Fri Aug 27 14:09:22 CDT 2010
On Fri, Aug 27, 2010 at 14:05, Anne Archibald
> On 27 August 2010 14:56, Robert Kern <firstname.lastname@example.org> wrote:
>> On Fri, Aug 27, 2010 at 13:38, <email@example.com> wrote:
>>> I don't think I have seen any higher dimensional kernel density
>>> estimation in python besides scipy.stats.kde. The Gaussian kde in
>>> scipy.stats is targeted to the underlying Fortran code for
>>> multivariate normal cdf.
>> Only for the "integrate over a box" functionality, which was what I
>> needed at the time but is pretty rarely required otherwise. The rest
>> is pure numpy.
> I should say, integrating over a box is something I do all the time,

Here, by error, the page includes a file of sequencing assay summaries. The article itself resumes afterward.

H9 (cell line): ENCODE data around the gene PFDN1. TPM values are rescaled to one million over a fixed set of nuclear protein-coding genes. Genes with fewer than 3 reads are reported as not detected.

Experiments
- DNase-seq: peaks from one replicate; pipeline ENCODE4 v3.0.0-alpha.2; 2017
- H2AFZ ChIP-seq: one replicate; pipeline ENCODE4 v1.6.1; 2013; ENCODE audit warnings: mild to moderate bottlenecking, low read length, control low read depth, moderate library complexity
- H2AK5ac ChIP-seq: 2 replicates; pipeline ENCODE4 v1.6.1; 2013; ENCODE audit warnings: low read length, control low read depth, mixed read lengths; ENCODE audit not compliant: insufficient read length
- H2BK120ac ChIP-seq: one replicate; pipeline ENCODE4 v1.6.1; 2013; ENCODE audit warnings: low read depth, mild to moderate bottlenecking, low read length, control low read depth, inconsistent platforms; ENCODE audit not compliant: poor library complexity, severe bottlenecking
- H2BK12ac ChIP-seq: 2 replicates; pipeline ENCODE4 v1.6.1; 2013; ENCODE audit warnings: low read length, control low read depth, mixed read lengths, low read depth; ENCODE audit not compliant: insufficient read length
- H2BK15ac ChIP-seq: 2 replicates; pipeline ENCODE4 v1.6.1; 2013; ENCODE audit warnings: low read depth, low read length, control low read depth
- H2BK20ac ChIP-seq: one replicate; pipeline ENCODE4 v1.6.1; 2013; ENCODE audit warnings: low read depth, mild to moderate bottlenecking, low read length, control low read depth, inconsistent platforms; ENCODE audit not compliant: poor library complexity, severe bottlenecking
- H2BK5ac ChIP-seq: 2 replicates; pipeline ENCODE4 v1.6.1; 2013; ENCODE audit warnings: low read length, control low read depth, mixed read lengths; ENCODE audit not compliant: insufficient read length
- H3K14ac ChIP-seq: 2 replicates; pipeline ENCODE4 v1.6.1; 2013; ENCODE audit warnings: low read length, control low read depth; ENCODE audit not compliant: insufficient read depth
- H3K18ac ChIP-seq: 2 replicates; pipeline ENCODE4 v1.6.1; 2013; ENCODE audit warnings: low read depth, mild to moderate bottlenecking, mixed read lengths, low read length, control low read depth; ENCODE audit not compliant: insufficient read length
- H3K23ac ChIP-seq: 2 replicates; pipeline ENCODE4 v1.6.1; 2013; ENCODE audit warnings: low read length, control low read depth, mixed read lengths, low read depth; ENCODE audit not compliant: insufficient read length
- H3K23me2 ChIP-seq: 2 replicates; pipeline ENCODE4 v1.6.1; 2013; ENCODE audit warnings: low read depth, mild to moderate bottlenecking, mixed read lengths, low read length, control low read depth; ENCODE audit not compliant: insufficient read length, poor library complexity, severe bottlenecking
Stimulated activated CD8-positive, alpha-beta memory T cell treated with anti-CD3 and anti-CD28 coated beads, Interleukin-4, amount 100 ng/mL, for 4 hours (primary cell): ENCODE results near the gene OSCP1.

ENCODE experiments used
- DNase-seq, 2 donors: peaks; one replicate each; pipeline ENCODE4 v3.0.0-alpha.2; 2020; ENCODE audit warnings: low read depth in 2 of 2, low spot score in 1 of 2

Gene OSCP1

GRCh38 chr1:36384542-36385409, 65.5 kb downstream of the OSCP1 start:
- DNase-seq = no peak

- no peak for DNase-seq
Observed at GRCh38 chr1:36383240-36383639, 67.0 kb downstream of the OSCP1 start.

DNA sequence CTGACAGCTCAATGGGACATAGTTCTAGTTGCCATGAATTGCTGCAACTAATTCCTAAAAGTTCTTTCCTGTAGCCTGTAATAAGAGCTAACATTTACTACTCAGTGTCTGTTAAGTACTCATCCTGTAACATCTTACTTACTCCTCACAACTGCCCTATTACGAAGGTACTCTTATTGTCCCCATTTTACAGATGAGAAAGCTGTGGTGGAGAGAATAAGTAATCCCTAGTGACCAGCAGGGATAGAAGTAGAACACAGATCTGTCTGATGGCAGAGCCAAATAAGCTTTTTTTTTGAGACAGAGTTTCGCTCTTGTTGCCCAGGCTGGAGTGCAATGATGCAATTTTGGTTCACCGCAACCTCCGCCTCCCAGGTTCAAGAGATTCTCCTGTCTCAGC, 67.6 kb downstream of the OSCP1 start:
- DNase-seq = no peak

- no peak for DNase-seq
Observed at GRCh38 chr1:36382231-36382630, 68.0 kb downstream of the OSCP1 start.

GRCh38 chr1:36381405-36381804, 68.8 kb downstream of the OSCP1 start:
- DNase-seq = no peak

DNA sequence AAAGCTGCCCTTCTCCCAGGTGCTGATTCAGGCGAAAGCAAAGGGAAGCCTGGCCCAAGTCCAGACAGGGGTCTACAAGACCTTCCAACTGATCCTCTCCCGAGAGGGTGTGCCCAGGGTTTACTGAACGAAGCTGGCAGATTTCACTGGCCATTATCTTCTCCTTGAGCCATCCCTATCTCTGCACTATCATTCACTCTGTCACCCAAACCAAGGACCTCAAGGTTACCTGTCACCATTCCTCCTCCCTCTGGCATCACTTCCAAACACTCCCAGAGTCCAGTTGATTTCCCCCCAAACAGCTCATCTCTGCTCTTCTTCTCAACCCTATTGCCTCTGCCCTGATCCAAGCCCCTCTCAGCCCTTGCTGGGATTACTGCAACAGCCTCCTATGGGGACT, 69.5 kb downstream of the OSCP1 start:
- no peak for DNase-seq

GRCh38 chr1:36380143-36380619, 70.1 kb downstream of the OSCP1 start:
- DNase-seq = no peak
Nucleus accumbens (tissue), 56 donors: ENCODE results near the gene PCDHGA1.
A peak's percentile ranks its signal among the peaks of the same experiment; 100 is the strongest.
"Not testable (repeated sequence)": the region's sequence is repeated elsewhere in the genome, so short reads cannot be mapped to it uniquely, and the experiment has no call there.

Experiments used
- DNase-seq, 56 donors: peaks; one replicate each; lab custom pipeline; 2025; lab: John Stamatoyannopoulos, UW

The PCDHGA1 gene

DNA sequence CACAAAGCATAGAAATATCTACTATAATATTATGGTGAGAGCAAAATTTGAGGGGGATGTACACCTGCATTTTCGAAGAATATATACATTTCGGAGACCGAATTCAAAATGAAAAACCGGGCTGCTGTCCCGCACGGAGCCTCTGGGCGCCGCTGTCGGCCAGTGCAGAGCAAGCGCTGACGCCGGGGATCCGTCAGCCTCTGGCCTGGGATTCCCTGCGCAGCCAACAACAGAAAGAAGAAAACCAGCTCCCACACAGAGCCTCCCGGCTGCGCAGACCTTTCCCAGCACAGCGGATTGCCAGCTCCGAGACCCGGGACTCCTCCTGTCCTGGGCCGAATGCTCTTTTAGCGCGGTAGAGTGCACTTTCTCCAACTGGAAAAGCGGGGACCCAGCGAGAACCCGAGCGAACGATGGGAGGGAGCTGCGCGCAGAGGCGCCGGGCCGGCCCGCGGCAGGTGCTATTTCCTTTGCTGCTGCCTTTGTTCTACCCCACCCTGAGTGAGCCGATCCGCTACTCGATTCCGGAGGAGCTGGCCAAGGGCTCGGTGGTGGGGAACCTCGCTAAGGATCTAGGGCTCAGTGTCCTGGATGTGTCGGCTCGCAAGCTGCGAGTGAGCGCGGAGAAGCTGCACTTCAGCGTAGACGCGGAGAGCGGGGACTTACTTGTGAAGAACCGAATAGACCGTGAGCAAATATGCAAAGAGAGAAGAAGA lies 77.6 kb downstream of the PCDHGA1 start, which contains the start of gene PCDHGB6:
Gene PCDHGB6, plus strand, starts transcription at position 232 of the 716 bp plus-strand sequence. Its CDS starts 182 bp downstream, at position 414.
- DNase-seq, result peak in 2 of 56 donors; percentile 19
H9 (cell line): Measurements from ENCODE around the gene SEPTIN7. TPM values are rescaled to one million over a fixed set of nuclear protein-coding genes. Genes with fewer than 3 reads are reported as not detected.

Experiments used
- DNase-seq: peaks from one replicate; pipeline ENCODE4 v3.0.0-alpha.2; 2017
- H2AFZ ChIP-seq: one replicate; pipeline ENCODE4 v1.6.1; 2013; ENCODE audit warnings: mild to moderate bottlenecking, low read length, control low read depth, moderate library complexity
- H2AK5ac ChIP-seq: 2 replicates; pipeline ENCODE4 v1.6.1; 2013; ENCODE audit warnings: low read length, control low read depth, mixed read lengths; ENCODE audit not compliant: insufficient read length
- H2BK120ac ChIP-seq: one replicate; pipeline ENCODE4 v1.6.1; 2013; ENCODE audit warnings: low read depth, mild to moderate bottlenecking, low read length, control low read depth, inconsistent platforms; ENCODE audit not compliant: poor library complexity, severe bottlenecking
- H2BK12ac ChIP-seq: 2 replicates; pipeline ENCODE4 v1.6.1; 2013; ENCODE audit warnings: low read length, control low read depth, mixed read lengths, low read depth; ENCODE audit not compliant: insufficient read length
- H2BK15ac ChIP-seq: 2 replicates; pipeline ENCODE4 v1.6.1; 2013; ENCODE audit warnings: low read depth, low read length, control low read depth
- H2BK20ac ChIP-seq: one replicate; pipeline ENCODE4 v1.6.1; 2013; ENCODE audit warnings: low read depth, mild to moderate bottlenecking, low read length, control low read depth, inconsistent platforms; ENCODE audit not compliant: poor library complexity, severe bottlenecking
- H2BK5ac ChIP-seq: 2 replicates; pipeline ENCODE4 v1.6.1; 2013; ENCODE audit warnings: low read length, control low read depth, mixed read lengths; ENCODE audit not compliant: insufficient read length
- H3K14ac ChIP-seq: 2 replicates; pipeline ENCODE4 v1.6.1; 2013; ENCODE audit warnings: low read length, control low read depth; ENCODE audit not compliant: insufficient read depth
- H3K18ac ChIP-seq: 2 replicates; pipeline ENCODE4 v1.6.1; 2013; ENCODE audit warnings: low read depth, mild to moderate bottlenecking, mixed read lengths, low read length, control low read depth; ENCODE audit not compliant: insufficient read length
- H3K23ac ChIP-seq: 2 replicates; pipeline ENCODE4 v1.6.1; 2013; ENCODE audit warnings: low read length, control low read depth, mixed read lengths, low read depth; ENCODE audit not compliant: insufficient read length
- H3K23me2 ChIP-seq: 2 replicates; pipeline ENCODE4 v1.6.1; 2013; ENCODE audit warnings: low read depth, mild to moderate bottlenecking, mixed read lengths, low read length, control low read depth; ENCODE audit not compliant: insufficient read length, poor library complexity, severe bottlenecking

> though that is partly because it is cheap in my setting. For example,
> for plotting on a grid, what you really want to do is not sample on
> the grid but produce average values over the grid cells - this way you
> never miss or exaggerate a peak. So having efficient methods to
> integrate over one box or all grid cells can be really handy.
> Unfortunately I think it is often expensive even when approximations
> are made that allow discarding sufficiently distant points.
Well okay then. :-)
"I have come to believe that the whole world is an enigma, a harmless
enigma that is made terrible by our own mad attempt to interpret it as
though it had an underlying truth."
-- Umberto Eco
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